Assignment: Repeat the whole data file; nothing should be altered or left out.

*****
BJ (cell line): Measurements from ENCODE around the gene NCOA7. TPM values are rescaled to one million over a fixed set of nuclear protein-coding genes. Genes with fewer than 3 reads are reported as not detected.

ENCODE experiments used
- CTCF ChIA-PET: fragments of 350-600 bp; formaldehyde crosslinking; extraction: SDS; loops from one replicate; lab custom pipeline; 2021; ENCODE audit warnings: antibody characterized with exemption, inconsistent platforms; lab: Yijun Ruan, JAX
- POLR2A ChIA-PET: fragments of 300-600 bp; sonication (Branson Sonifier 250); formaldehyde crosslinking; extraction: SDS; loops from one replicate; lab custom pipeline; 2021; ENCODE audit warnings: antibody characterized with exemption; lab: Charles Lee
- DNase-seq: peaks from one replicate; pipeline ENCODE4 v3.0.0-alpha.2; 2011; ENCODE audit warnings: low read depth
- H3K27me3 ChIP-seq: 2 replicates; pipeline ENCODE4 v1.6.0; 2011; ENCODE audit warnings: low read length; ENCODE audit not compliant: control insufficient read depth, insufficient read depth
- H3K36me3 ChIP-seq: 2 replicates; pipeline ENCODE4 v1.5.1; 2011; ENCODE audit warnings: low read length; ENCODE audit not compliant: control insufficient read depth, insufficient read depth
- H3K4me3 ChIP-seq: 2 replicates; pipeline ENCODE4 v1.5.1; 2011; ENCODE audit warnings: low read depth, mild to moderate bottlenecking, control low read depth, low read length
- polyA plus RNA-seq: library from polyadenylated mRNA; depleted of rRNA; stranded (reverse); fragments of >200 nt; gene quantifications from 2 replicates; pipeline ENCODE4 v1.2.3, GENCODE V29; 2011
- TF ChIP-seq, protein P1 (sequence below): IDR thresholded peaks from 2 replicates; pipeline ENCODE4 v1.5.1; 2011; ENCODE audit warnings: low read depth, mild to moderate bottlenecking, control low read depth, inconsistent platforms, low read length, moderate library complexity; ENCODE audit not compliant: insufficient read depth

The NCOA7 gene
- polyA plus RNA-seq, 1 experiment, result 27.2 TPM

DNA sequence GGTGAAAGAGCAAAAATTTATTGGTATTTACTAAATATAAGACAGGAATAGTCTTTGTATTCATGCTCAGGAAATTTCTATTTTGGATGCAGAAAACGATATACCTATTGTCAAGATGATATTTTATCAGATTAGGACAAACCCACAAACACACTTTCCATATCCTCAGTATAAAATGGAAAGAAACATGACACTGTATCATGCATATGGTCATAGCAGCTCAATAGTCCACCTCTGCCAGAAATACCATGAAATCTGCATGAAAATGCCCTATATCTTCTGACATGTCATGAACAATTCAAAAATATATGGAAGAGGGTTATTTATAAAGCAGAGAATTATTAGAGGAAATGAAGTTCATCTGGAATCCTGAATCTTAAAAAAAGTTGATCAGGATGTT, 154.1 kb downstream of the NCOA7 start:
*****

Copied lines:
BJ (cell line): Measurements from ENCODE around the gene NCOA7. TPM values are rescaled to one million over a fixed set of nuclear protein-coding genes. Genes with fewer than 3 reads are reported as not detected.

ENCODE experiments used
- CTCF ChIA-PET: fragments of 350-600 bp; formaldehyde crosslinking; extraction: SDS; loops from one replicate; lab custom pipeline; 2021; ENCODE audit warnings: antibody characterized with exemption, inconsistent platforms; lab: Yijun Ruan, JAX
- POLR2A ChIA-PET: fragments of 300-600 bp; sonication (Branson Sonifier 250); formaldehyde crosslinking; extraction: SDS; loops from one replicate; lab custom pipeline; 2021; ENCODE audit warnings: antibody characterized with exemption; lab: Charles Lee
- DNase-seq: peaks from one replicate; pipeline ENCODE4 v3.0.0-alpha.2; 2011; ENCODE audit warnings: low read depth
- H3K27me3 ChIP-seq: 2 replicates; pipeline ENCODE4 v1.6.0; 2011; ENCODE audit warnings: low read length; ENCODE audit not compliant: control insufficient read depth, insufficient read depth
- H3K36me3 ChIP-seq: 2 replicates; pipeline ENCODE4 v1.5.1; 2011; ENCODE audit warnings: low read length; ENCODE audit not compliant: control insufficient read depth, insufficient read depth
- H3K4me3 ChIP-seq: 2 replicates; pipeline ENCODE4 v1.5.1; 2011; ENCODE audit warnings: low read depth, mild to moderate bottlenecking, control low read depth, low read length
- polyA plus RNA-seq: library from polyadenylated mRNA; depleted of rRNA; stranded (reverse); fragments of >200 nt; gene quantifications from 2 replicates; pipeline ENCODE4 v1.2.3, GENCODE V29; 2011
- TF ChIP-seq, protein P1 (sequence below): IDR thresholded peaks from 2 replicates; pipeline ENCODE4 v1.5.1; 2011; ENCODE audit warnings: low read depth, mild to moderate bottlenecking, control low read depth, inconsistent platforms, low read length, moderate library complexity; ENCODE audit not compliant: insufficient read depth

The NCOA7 gene
- polyA plus RNA-seq, 1 experiment, result 27.2 TPM

DNA sequence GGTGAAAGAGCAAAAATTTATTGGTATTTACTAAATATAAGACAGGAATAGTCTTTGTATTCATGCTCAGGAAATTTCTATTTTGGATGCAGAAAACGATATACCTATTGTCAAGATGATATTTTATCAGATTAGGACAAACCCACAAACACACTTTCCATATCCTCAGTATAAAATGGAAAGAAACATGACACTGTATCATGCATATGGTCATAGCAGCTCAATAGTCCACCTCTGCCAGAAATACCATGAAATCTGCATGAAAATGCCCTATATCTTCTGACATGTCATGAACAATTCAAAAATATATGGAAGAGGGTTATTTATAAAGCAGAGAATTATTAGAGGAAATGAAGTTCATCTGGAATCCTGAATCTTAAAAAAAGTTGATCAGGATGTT, 154.1 kb downstream of the NCOA7 start: